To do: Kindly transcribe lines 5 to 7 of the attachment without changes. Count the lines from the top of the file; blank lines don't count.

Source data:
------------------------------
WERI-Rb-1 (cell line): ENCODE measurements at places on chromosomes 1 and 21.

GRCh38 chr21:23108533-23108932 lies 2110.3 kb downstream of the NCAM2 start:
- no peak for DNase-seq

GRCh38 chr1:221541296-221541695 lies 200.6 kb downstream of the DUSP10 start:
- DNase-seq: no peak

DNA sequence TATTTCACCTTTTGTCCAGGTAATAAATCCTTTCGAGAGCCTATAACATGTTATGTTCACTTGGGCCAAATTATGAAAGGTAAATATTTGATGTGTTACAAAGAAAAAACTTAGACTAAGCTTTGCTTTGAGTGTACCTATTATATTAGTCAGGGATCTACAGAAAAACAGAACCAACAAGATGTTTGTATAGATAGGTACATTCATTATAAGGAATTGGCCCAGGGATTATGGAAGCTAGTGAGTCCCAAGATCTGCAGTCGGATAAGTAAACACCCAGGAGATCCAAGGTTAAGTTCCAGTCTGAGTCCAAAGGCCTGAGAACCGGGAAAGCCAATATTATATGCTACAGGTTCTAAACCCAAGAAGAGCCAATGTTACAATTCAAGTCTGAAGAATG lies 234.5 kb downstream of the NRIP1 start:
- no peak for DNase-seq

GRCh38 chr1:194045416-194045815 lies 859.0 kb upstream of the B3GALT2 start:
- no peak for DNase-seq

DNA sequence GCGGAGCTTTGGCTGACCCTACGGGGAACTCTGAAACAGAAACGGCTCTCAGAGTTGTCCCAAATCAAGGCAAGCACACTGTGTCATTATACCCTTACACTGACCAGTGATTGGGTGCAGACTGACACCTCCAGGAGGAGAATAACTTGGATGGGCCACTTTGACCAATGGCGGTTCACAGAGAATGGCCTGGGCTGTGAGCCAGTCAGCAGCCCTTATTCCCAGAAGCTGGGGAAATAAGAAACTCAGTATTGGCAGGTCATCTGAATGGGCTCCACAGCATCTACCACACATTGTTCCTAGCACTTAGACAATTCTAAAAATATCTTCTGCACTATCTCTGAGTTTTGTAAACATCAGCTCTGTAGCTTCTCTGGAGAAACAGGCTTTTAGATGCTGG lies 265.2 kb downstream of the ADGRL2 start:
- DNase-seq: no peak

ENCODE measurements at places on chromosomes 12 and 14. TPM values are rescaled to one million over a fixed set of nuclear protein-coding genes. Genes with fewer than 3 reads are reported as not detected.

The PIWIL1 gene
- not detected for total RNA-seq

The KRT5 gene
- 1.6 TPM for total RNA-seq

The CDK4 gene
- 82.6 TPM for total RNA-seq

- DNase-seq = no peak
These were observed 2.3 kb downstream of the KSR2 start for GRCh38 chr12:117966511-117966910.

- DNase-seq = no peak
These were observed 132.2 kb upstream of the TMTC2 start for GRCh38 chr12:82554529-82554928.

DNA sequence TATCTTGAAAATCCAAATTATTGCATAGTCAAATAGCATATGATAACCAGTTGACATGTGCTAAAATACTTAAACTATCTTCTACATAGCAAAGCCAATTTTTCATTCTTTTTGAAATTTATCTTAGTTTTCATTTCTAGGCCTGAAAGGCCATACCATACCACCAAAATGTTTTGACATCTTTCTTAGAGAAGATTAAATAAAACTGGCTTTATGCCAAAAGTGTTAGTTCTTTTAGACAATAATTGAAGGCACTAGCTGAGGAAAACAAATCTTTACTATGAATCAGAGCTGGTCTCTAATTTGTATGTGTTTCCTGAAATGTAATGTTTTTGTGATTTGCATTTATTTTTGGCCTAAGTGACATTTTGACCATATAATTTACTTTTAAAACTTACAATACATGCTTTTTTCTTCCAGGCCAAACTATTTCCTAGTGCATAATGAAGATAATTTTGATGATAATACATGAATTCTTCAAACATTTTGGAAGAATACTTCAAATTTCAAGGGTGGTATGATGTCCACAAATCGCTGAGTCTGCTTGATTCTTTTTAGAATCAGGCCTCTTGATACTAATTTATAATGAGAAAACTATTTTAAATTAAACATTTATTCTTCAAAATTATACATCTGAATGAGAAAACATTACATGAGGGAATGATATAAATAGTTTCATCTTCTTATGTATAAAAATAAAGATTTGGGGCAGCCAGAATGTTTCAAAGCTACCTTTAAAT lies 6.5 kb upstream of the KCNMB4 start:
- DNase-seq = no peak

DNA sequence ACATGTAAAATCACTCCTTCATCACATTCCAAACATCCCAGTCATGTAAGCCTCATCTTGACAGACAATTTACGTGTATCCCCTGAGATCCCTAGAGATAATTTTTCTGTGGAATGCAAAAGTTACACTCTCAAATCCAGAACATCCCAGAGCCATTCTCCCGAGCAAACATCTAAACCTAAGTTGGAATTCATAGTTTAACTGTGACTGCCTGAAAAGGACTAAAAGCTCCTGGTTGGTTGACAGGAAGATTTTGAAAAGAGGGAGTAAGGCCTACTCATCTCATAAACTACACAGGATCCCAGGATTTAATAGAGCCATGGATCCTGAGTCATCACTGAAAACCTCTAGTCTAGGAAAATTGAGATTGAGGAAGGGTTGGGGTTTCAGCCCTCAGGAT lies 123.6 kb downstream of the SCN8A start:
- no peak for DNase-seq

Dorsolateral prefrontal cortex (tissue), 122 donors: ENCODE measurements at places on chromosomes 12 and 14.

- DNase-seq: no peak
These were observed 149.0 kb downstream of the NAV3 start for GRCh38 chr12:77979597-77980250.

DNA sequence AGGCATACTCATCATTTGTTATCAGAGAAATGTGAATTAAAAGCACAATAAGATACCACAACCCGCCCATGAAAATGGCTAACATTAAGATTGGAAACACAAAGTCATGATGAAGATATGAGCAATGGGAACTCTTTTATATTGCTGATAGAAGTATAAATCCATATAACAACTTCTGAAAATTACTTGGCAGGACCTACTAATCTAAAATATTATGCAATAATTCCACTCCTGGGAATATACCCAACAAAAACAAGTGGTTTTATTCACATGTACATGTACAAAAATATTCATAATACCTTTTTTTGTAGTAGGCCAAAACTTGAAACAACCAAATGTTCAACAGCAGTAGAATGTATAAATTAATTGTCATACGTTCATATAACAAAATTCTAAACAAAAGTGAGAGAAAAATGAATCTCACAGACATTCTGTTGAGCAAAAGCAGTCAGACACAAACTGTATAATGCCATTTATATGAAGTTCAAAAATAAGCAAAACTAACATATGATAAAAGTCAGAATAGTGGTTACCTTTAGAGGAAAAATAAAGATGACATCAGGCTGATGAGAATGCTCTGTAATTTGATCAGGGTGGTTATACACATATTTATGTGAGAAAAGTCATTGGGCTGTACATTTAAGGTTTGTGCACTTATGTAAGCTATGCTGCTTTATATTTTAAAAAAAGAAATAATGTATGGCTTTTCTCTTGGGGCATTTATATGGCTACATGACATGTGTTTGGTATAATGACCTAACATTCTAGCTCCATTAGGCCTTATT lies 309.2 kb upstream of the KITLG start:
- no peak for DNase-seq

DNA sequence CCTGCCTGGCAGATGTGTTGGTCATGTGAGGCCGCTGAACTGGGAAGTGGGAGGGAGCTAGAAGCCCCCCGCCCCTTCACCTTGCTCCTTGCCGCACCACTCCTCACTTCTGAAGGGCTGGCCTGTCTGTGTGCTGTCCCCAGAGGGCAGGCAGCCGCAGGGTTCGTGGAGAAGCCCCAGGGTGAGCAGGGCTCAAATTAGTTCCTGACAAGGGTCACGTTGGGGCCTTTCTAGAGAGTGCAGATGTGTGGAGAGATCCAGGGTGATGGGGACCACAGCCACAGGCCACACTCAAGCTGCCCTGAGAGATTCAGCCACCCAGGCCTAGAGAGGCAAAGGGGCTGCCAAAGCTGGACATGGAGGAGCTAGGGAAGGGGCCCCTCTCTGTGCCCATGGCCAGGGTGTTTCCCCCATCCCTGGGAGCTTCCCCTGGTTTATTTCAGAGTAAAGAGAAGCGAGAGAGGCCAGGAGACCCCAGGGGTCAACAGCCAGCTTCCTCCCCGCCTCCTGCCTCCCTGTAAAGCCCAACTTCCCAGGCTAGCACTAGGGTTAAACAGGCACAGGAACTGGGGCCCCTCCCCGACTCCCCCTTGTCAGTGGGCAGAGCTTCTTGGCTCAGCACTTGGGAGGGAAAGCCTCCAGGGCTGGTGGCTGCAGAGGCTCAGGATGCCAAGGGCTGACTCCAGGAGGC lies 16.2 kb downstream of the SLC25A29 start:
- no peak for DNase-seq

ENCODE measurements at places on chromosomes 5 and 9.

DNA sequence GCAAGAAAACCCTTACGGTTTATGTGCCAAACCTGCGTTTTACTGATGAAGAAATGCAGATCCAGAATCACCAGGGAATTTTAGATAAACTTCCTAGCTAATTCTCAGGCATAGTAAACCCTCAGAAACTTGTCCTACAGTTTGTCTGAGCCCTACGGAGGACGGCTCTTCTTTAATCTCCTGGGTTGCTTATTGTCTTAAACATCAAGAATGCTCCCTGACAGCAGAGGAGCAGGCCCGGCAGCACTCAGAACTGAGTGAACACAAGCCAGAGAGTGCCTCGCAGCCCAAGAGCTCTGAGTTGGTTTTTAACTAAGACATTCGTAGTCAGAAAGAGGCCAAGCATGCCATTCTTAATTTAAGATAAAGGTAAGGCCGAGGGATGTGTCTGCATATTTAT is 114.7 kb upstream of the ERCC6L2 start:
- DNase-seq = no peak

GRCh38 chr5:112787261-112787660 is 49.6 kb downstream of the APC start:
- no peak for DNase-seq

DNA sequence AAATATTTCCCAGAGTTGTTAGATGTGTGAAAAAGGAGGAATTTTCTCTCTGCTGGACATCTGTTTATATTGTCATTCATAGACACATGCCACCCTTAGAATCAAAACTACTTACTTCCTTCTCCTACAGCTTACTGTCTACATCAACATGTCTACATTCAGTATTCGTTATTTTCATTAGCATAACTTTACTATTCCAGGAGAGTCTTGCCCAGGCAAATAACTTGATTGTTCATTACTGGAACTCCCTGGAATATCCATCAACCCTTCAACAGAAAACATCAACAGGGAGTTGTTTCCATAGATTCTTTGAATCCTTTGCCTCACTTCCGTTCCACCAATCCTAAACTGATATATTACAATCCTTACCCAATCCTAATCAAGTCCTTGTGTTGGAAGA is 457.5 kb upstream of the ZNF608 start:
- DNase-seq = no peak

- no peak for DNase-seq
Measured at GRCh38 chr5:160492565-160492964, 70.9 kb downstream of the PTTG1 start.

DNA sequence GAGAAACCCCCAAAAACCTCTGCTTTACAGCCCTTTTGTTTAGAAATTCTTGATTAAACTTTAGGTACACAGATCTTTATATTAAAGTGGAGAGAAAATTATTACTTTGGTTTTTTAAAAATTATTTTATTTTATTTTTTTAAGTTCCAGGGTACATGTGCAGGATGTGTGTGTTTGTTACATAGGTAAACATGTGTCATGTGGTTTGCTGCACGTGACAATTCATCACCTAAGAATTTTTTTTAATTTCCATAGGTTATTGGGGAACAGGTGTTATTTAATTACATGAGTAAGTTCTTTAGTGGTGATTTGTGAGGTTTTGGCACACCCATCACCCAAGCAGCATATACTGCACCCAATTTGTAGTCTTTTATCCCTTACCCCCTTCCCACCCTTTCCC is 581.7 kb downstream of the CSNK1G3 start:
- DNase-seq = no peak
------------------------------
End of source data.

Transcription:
- DNase-seq: no peak

DNA sequence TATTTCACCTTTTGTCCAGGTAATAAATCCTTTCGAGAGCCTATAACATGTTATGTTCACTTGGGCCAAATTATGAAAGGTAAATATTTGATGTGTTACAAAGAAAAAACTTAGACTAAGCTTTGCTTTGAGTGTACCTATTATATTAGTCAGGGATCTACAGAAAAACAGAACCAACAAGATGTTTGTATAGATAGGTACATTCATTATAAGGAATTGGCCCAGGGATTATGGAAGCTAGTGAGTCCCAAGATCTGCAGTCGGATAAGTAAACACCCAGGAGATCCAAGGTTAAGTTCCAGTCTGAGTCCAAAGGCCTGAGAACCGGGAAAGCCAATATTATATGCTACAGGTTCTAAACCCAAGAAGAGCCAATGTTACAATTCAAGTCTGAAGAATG lies 234.5 kb downstream of the NRIP1 start:
- no peak for DNase-seq